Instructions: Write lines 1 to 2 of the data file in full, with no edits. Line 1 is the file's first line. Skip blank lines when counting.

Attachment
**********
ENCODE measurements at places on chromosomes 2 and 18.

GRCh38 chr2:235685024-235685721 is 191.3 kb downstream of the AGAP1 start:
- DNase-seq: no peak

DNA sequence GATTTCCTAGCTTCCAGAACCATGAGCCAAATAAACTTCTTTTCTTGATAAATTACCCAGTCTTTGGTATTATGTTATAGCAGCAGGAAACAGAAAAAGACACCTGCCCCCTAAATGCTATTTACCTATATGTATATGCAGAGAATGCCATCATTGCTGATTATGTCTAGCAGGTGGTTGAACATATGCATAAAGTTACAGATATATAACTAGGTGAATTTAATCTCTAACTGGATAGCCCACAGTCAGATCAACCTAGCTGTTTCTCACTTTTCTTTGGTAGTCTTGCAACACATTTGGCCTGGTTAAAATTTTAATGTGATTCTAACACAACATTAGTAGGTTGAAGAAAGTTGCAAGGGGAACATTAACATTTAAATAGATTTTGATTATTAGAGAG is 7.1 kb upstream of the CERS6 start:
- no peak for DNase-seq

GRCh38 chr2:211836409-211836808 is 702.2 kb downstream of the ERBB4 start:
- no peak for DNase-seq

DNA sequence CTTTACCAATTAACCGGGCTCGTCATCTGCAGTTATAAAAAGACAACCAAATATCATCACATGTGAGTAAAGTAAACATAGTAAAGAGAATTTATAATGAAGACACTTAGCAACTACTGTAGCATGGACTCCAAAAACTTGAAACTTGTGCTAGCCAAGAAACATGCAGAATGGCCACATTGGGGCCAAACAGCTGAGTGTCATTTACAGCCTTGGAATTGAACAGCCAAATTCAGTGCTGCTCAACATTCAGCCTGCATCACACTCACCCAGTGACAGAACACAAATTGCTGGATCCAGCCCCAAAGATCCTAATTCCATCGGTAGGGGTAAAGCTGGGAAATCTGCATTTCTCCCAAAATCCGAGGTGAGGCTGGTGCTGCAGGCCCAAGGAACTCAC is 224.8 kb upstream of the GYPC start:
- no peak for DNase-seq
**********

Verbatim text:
ENCODE measurements at places on chromosomes 2 and 18.

GRCh38 chr2:235685024-235685721 is 191.3 kb downstream of the AGAP1 start: